International House is a residential, educational, and social center in the University City neighborhood of Philadelphia that serves college and graduate students of all nationalities. The project was awarded based on an architectural competition.
The building is the result of an elaborate and forward-looking social program that foreshadowed the residential colleges that many universities are imitating today. At the base of the building is the Commons, an area where the public is invited in to mingle with foreign and American students, advancing the goals of cultural exchange and international understanding that are at the heart of the International House mission.
The two-story Commons is organized along an interior pedestrian street, lit by enormous north-facing clerestory windows. It comprises a large dining hall and kitchen, snack bar, shops, game rooms, lounges, multipurpose/theater, meeting rooms, and attached parking garage.
The upper levels consist of three floors containing 33 efficiency and one-bedroom apartments and seven floors containing 450 single bedrooms organized into 10-person suites, each with its own living room, study, and bath. Common lounges and study areas are located at each level to encourage interaction among the suites.
Although the living units are located in a high-rise tower, a generous amount of outdoor space is provided for each resident. A south-facing, walled courtyard separates the building from the street and accommodates al-fresco dining and informal lounging. At the apartment floors, each unit opens out to a broad balcony that runs the entire length of the south facade of the building. At the suite levels, each shared lounge opens onto a south-facing balcony.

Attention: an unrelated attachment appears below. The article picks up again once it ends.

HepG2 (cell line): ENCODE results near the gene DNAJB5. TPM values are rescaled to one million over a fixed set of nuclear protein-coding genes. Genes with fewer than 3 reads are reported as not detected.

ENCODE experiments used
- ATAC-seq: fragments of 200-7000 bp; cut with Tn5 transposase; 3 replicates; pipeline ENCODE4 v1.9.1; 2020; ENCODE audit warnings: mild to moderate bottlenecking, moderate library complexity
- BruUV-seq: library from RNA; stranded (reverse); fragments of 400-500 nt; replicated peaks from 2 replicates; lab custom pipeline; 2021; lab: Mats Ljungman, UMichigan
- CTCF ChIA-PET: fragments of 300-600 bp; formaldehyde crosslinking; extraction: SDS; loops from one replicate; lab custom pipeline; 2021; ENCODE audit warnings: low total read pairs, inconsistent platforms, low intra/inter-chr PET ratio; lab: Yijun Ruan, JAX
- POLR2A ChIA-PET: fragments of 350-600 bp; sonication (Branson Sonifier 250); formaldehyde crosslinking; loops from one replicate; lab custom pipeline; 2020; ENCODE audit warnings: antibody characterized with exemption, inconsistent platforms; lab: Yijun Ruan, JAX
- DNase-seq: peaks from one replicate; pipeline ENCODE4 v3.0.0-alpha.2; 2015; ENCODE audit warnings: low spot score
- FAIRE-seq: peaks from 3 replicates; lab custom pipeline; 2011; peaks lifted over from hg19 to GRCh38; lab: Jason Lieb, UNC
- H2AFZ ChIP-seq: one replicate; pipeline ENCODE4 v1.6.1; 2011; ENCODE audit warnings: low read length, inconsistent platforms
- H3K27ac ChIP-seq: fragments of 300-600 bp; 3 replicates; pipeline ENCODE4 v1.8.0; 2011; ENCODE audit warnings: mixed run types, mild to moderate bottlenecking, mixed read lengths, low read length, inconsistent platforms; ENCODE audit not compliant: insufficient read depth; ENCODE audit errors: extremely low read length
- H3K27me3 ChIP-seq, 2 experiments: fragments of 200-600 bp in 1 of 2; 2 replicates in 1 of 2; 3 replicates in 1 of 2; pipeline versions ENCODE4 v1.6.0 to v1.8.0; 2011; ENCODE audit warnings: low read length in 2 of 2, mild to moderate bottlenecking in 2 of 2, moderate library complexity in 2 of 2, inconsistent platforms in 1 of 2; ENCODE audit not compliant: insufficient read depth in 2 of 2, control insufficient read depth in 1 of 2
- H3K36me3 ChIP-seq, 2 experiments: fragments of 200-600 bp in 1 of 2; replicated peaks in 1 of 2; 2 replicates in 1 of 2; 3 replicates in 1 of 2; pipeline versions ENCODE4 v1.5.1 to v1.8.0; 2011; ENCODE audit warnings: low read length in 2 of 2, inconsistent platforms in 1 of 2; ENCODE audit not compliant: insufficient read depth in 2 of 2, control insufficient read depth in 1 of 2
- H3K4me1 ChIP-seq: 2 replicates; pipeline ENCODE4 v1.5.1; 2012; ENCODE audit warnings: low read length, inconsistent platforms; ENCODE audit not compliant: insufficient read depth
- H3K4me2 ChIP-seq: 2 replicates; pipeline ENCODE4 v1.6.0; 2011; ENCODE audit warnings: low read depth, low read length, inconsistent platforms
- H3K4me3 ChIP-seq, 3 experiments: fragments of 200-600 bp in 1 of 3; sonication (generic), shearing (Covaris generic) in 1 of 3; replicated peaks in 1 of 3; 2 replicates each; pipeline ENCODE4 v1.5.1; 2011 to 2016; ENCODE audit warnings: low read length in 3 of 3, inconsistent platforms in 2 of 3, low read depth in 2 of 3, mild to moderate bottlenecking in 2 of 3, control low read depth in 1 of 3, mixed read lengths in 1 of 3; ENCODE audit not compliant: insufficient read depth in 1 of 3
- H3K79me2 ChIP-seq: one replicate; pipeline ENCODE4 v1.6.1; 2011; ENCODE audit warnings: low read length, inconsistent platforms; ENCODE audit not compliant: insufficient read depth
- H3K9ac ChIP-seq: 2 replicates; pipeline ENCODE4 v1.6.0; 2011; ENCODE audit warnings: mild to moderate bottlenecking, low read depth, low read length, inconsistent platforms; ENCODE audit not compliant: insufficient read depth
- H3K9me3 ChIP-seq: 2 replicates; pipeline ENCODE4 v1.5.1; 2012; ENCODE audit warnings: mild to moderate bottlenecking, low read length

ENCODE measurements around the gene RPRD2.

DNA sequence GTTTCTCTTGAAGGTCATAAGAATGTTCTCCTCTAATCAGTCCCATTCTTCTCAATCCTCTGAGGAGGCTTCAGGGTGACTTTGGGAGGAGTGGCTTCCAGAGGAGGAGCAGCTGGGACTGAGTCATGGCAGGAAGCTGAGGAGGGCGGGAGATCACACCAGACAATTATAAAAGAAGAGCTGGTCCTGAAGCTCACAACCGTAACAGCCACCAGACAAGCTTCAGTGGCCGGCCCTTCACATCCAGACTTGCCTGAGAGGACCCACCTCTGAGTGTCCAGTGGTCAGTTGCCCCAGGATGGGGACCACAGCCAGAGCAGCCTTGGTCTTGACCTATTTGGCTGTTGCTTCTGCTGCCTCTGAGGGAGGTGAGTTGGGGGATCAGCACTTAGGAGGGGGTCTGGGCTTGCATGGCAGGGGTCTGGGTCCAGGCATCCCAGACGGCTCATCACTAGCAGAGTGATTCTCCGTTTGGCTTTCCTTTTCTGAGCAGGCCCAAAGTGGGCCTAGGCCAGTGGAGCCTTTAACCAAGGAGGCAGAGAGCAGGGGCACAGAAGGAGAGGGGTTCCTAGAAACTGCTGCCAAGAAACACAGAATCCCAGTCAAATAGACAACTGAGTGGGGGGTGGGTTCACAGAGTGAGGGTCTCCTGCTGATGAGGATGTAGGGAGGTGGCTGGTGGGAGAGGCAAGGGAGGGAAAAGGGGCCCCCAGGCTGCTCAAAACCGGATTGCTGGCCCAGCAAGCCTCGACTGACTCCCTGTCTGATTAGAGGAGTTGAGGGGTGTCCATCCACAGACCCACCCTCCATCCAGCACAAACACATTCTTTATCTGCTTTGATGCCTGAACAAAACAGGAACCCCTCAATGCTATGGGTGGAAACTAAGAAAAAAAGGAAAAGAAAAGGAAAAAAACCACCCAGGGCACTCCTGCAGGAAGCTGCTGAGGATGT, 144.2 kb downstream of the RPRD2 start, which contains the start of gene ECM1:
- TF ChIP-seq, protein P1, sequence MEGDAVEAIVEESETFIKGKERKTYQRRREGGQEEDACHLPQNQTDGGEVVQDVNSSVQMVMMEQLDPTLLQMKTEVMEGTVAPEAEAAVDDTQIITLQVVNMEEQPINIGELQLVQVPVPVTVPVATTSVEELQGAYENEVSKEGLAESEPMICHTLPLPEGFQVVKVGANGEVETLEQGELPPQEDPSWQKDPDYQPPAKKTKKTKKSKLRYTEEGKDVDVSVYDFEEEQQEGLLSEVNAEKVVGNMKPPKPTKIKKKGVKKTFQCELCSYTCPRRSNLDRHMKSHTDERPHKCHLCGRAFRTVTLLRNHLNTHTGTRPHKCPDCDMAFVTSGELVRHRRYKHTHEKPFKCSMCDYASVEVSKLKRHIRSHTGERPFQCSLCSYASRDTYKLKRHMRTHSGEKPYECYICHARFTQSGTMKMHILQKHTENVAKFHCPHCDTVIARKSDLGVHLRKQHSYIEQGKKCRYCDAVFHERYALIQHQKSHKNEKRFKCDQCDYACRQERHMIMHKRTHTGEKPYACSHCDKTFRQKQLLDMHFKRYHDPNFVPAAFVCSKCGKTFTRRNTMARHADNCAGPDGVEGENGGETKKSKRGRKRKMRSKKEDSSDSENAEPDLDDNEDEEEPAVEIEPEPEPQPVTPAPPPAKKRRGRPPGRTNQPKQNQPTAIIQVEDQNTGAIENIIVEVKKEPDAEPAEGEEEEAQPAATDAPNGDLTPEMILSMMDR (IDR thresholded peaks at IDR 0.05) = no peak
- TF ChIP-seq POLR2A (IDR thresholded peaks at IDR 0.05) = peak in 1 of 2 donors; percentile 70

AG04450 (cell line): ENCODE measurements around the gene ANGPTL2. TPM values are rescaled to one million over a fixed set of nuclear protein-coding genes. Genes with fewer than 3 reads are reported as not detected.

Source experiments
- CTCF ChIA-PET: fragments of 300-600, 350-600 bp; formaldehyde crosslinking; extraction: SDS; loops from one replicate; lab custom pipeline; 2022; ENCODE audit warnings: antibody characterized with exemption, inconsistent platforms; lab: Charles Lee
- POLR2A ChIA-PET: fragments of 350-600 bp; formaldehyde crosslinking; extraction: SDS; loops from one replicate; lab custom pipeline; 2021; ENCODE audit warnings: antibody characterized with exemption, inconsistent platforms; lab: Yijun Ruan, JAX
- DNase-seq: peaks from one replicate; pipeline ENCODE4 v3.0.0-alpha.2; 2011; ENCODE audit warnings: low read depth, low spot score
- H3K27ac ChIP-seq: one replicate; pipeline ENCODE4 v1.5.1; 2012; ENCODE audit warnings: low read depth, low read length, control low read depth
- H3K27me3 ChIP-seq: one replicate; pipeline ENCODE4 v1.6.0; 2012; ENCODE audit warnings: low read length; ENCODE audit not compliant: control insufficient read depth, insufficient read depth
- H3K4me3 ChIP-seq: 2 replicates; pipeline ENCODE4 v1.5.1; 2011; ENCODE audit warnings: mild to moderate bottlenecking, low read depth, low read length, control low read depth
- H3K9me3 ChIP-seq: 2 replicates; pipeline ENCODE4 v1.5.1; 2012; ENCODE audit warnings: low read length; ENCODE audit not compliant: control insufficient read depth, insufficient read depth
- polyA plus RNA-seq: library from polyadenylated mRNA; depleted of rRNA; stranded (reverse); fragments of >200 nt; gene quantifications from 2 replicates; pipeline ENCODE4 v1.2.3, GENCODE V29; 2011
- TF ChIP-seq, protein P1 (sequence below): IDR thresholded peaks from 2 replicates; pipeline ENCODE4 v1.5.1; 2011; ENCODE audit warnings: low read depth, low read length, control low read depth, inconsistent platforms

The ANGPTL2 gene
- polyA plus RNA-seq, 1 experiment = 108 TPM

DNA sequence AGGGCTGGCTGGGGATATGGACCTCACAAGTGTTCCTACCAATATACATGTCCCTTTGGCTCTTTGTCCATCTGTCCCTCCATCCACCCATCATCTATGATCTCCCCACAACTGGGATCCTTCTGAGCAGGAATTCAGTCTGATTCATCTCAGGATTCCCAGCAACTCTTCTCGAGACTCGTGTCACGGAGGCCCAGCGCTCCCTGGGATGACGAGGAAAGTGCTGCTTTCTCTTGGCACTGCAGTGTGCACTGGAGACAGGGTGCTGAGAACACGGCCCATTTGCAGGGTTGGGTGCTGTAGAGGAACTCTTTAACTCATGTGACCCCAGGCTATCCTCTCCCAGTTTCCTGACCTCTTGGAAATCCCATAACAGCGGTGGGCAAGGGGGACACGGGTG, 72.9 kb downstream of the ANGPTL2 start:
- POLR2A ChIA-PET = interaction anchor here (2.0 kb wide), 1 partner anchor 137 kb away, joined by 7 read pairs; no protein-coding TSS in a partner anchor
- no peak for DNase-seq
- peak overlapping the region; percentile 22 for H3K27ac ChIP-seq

The project provides nuanced levels of public and private space, offering residents a broad range of options for solitude or community interaction as they engage in their daily activities.
The entire building is constructed of cast-in-place concrete, which stepped profile, extruded balconies, and bris soleil create a lively pattern of light and shadow on the facade. The exterior of this large building is further animated by a clear distinction between common and private spaces and the orderly but varied rhythm of the window and door openings.